Global Fair Pricing Tensions

Posted by Ed Schoonveld on Thu, May 16, 2019

Pricing for prescription drugs has been a contentious issue around the world as payers and patients don’t understand the cause of high drug prices and are struggling with patient access. Particularly in middle- and low-income countries, affordability of drugs in cancer has become an important part of a dialogue between the World Health Organization, governments, non-governmental organizations and patient advocates. The WHO has organized several meetings to explore and drive resolutions for drug-pricing-related issues for patented and generic drugs.


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Dangerous, Simple Drug Pricing Solutions

Posted by Ed Schoonveld on Thu, Mar 21, 2019

At a time when drug company CEOs are questioned in Congress and polarized U.S. Democrats and Republicans appear to unite in an intent to act on drug pricing, the industry needs to be very concerned. U.S. politicians and academics are exploring ways to satisfy public thirst for lower drug cost. The biggest danger in today’s Twitter world is the appeal of seemingly simple solutions such as a single-payer system, international price index, ICER and, recently, a three-part pricing model.


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The Access Journey

Posted by Ed Schoonveld on Thu, Feb 21, 2019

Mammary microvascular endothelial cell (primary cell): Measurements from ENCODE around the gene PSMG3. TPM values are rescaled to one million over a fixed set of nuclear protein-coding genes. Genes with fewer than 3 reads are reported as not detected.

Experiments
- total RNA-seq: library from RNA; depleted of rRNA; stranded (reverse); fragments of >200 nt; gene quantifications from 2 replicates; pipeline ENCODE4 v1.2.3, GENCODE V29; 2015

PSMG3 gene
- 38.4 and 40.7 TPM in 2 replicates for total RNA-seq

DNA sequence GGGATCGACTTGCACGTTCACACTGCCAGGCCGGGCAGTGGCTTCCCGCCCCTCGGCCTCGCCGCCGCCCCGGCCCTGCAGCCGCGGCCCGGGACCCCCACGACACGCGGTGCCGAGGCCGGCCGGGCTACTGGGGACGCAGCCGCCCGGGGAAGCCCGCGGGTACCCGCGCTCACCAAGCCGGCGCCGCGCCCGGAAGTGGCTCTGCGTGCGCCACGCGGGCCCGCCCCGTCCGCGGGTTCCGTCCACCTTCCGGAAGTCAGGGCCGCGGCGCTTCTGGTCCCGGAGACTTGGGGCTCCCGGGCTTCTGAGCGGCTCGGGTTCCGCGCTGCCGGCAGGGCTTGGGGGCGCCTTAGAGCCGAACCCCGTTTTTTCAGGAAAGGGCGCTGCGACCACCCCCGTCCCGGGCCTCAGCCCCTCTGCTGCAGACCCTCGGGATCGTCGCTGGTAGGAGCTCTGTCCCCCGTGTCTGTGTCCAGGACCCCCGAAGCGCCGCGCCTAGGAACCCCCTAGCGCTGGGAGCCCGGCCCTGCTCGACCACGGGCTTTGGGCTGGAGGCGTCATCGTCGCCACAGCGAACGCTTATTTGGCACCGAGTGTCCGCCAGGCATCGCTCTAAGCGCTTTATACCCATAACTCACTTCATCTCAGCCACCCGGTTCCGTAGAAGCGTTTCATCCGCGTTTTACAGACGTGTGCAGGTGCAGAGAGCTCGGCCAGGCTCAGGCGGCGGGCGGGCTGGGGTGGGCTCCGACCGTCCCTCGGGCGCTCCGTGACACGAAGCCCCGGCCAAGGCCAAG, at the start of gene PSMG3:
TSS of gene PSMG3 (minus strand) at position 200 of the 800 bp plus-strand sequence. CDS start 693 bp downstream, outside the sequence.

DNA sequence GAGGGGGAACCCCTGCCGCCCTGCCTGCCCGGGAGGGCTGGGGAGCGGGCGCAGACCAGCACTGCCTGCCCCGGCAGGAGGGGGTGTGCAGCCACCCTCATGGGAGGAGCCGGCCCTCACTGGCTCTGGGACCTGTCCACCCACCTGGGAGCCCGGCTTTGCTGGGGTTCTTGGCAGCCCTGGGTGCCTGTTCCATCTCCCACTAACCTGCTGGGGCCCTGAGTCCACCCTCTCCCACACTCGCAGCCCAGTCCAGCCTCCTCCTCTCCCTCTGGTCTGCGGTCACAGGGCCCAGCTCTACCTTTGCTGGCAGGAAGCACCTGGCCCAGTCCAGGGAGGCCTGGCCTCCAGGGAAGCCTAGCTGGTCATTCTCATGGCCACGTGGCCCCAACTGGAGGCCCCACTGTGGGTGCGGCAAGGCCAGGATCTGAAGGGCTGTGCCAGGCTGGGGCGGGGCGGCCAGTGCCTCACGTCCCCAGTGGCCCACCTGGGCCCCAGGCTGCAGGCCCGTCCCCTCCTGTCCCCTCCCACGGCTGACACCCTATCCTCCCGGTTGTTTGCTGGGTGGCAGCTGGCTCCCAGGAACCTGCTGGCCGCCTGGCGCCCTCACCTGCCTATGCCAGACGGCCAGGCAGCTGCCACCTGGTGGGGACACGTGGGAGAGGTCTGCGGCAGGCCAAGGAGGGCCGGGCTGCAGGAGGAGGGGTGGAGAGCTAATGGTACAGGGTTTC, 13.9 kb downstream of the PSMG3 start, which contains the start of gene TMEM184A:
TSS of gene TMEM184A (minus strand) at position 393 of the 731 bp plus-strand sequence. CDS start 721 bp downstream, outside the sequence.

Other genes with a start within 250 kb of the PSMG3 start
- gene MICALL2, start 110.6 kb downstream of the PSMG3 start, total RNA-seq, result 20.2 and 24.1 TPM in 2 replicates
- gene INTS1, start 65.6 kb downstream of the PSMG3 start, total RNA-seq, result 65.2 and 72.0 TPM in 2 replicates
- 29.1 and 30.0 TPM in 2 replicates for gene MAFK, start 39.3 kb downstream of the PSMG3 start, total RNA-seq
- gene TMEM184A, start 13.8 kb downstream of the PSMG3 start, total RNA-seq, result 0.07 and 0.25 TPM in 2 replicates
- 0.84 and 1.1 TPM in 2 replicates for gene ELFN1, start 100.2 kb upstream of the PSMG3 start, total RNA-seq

How do we devise an optimal strategy to ensure patient access to our treatments in an age of value and affordability? How do we incorporate the impact of payers, medical communities, providers, prescribers and patients in a framework that helps us make trade-offs for development and commercialization decisions? It’s time to start the “access journey.”


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Who Cares?

Posted by Ed Schoonveld on Tue, Feb 12, 2019

In my recent post, I described the underlying changes that are leading to today’s payer-empowered pharmaceutical environment. Now let’s consider the implications of these changes on the negotiation process.


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The WHO Report and Access to Cancer Medicines

Posted by Ed Schoonveld on Tue, Feb 05, 2019

The World Health Organization’s recently published report, “Pricing of Cancer Medicines and its Impacts,” has elevated the issue to the agenda of the WHO’s executive board and is likely to ignite a lot of debate and some potential actions. While the report raises some very legitimate concerns related to access to anti-cancer drugs for patients, it also falls short of understanding the pharmaceutical industry environment. Rather than simply blaming the industry, it would be more productive to understand what’s standing in the way of collaboration to address patient needs and then jointly try to develop realistic programs to resolve it.


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